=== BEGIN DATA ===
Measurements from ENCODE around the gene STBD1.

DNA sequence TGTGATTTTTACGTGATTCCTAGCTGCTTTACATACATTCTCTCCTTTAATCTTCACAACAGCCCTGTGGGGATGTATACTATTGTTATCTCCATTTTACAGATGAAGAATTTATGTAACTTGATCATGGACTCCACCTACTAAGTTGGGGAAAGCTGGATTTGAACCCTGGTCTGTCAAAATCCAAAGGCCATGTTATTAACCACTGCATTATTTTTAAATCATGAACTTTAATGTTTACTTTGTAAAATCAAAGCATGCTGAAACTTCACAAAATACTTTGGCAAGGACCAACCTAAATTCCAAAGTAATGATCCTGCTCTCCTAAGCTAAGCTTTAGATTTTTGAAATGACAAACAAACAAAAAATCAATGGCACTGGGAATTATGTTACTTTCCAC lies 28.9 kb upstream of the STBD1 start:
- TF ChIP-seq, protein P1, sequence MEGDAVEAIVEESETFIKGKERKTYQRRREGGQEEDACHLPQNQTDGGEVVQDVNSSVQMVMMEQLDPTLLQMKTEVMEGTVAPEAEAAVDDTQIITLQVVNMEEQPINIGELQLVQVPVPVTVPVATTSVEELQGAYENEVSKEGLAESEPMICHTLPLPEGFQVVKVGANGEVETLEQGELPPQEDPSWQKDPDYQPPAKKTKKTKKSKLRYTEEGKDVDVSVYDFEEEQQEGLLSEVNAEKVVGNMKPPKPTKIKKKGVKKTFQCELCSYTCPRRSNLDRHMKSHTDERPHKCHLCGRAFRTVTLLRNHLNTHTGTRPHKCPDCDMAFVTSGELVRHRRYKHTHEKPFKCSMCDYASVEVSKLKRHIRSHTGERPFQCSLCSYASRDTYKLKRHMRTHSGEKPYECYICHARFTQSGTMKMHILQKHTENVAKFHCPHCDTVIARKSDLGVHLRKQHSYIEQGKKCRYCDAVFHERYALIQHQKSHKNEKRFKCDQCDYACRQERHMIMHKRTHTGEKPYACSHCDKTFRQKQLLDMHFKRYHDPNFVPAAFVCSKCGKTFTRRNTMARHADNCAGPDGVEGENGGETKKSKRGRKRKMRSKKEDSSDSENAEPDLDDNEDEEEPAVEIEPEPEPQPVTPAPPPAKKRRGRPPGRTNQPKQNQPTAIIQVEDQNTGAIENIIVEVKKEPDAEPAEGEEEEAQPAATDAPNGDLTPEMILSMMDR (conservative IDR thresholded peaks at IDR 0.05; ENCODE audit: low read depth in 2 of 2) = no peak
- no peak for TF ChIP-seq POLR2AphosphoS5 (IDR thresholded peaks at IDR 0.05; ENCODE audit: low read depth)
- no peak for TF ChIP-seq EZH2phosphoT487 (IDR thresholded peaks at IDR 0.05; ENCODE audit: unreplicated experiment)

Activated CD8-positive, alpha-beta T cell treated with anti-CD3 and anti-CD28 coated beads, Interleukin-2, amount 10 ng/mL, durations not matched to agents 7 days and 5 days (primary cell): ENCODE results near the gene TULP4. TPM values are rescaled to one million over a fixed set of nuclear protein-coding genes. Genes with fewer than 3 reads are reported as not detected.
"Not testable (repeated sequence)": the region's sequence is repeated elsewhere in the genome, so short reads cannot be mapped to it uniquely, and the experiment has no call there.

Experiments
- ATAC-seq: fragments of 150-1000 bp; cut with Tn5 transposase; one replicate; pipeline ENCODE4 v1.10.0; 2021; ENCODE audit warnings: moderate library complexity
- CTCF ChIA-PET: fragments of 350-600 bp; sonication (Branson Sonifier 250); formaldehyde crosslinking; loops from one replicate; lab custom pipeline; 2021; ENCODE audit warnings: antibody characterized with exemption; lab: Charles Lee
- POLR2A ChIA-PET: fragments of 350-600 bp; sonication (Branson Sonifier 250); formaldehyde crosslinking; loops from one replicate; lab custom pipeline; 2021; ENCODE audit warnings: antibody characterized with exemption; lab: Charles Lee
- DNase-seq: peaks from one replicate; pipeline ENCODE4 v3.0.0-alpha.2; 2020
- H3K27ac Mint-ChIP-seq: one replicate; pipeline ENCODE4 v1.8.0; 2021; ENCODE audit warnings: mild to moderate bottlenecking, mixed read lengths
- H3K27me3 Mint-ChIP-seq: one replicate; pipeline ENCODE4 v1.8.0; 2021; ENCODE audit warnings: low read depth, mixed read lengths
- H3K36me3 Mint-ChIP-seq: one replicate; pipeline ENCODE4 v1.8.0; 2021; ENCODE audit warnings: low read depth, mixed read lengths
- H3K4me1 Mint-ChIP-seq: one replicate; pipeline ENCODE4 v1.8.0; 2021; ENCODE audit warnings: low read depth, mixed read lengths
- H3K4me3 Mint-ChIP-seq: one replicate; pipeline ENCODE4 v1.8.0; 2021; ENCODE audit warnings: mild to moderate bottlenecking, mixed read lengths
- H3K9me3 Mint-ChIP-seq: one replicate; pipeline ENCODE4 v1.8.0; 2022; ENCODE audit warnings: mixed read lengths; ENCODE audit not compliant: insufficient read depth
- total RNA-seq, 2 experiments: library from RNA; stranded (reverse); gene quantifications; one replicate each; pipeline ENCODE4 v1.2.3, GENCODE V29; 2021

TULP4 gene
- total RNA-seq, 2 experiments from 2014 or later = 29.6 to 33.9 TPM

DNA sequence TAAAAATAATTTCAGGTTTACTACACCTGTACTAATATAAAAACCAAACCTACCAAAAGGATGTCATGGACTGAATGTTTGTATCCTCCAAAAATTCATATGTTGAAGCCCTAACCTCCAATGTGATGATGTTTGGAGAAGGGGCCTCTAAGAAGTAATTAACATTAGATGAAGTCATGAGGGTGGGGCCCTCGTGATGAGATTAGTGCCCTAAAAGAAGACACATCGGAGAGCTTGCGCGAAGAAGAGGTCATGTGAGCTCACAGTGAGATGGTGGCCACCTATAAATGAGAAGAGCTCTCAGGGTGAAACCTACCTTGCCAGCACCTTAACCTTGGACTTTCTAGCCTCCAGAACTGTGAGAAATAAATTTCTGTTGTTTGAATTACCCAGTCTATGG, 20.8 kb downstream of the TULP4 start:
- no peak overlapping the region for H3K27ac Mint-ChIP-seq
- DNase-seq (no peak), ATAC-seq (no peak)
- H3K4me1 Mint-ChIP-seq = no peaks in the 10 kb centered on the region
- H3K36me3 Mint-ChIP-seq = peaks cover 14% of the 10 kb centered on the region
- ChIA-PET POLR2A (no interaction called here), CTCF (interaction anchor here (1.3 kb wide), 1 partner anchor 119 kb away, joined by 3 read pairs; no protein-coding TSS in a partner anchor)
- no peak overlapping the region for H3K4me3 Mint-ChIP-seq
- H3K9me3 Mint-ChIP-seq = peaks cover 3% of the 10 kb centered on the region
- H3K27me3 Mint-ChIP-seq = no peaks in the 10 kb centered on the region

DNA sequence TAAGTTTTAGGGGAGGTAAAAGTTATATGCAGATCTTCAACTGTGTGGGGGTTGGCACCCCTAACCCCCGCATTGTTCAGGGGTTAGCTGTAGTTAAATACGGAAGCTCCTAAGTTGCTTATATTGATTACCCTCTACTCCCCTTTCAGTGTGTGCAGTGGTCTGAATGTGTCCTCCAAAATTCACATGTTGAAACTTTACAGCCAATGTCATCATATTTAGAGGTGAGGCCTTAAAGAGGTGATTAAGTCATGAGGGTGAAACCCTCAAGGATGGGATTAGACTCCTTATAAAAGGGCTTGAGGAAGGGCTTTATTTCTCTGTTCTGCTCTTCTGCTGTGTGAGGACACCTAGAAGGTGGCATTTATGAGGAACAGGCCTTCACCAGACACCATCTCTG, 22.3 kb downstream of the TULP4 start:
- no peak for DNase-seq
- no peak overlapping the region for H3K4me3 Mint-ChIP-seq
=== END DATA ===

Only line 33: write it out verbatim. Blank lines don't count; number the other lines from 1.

- no peak overlapping the region for H3K4me3 Mint-ChIP-seq